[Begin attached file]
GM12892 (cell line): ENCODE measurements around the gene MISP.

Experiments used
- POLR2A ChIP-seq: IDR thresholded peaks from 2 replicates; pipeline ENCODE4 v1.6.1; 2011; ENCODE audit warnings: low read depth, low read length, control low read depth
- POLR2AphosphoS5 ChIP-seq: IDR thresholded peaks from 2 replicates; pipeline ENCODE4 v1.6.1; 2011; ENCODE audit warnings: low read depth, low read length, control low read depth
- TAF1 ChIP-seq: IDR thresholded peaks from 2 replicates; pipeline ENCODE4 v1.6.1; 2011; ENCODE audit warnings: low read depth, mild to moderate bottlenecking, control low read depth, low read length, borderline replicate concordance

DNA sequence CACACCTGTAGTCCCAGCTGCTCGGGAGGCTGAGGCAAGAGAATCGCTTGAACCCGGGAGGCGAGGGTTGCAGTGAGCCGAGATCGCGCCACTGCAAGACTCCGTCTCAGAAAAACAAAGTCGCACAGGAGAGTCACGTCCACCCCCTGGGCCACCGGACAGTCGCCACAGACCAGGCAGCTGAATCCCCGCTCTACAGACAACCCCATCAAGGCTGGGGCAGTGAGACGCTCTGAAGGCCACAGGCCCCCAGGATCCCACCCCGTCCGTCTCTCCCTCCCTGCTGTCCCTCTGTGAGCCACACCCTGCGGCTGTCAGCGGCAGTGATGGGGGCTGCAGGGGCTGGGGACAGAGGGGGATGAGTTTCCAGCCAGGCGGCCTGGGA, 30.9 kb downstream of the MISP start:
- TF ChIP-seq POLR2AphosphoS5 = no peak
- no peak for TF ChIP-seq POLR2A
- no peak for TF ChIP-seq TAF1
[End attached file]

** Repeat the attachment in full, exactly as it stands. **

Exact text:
GM12892 (cell line): ENCODE measurements around the gene MISP.

Experiments used
- POLR2A ChIP-seq: IDR thresholded peaks from 2 replicates; pipeline ENCODE4 v1.6.1; 2011; ENCODE audit warnings: low read depth, low read length, control low read depth
- POLR2AphosphoS5 ChIP-seq: IDR thresholded peaks from 2 replicates; pipeline ENCODE4 v1.6.1; 2011; ENCODE audit warnings: low read depth, low read length, control low read depth
- TAF1 ChIP-seq: IDR thresholded peaks from 2 replicates; pipeline ENCODE4 v1.6.1; 2011; ENCODE audit warnings: low read depth, mild to moderate bottlenecking, control low read depth, low read length, borderline replicate concordance

DNA sequence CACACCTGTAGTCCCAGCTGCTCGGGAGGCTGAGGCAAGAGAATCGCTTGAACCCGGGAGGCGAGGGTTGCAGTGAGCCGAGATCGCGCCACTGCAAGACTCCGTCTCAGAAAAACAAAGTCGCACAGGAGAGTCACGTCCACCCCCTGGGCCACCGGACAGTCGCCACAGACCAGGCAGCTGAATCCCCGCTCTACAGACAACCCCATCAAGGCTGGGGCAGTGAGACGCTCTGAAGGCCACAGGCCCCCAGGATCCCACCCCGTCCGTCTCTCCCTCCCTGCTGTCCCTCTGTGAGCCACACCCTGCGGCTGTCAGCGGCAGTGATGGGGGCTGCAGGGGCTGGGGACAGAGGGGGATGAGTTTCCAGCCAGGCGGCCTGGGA, 30.9 kb downstream of the MISP start:
- TF ChIP-seq POLR2AphosphoS5 = no peak
- no peak for TF ChIP-seq POLR2A
- no peak for TF ChIP-seq TAF1